Enterprise ontology was a topic of academic research in the 90s, e.g. in Canada, Holland, and Scotland. This early work was informed by industrial practice in enterprise modeling, and emphasized industrial issues like product design, requirements, organization, manufacturing, transportation, quality, inventory etc. The added value of an ontological approach compared to conventional enterprise modeling was however never clear to industrial practitioners, and ontology remained an academic exercise, which was not picked up by leading tool vendors.

Recently, the fad of the “semantic web” has brought forward an even more theoretical approach to enterprise ontology. Its proponents seem unaware of the earlier work. As before, interoperability is the core concern that ontologies are addressing, e.g. in the IDEAS framework. However, it seems that the focus has moved from interoperability of enterprises to exchange of enterprise models. This post questions if such an approach is viable. In the absence of any evidence that demonstrates that ontologies work in practice, I apologize for the theoretical nature of this post. Read the rest of this entry »

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Active knowledge modeling (AKM) is a business-centric approach to dynamically reconfigurable service oriented architectures (SOA). Services are made available to users in the situation they find themselves, as captured by enterprise models, in a business level language. The role of a knowledge architecture is to bring purpose and context to the services, and to dynamically compose and configure business solutions from basic services in a manner far more flexible than a conventional BPMS.   

We here explore the relationships between AKM and SOA, through SOA reference models, reference architectures, maturity models, and standards. Several frameworks have been developed in order to capture and explain just exactly what service oriented architectures are. This post gives an overview of different frameworks, their purpose and perspectives:   

  • Reference models developed to explain and create agreement about the meaning of key terms, and the dependencies between them,
  • Reference architectures, template solutions for a domain, outlining typical components and subsystems, aspects and layers of services,
  • Development and maturity models that describe different generations of SOA, or the path from a conventional application architecture towards a fully service oriented realization.
  • Modeling architectures, presenting overviews of modeling methods, which models should be developed and how they fit together, and how the modeling languages are structured.

Web services (WS) standards are also plentiful. People have mapped them before, but the dependencies between different standards are seldom visualized. We present a WS standards map that captures major dependencies.

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A previous post outlined some reasons why we think data modeling and semantic approaches are poorly suited for developing common data models across applications, disciplines, functions, and organizations. In particular, we argue that formal, precise representations makes it difficult to discuss terms before we have agreed upon a common language. Another problem is class hierarchies, which typically are local to a community. Enforcing a single classification structure in a common model can alienate stakeholders who have a different way of seeing things. Finally, visual models are preferred over textual representations because they more easily work as a neutral common ground, avoiding terminology wars.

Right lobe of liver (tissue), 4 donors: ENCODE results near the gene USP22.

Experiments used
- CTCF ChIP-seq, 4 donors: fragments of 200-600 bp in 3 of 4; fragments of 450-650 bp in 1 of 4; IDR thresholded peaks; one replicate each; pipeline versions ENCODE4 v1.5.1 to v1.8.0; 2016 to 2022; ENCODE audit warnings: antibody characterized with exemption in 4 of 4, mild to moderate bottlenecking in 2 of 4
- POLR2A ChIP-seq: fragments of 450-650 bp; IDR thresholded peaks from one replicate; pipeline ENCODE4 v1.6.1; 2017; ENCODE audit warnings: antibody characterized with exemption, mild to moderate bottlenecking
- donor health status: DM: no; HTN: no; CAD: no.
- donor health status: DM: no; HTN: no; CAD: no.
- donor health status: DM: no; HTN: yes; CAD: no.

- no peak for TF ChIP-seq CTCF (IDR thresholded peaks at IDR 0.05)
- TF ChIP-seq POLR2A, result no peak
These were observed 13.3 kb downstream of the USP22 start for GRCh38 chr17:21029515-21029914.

This post introduces a modeling methodology that utilizes knowledge architectures to arrive at integrated information and data architectures. By following this approach, you create a conceptual knowledge model, which is suitable for interdisciplinary, cross-functional and cross-organizational communication. The methodology outlines the steps involved in creating common understanding, and some modeling principles that should be followed.

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An integrated data model can connect the applications, functions, and disciplines of a company. It can be a foundation for service oriented architectures, business process automation, and master data management. The process towards establishing an integrated model can be long and winding. While data modeling methodologies are suitable for documenting the end result of this process, they may hinder more than facilitate its progress. In particular, prematurely introducing a precise common representation, may alientate groups of stakeholders, leading to a “common” model with a bias towards a few perspectives. An approach more adjusted to group dynamics and social learning is needed. Physical data models and logical information models should be complemented by conceptual knowledge models. This post presents some of the challenges involved, while a later post outlines a knowledge architecture approach to integrating data models. Read the rest of this entry »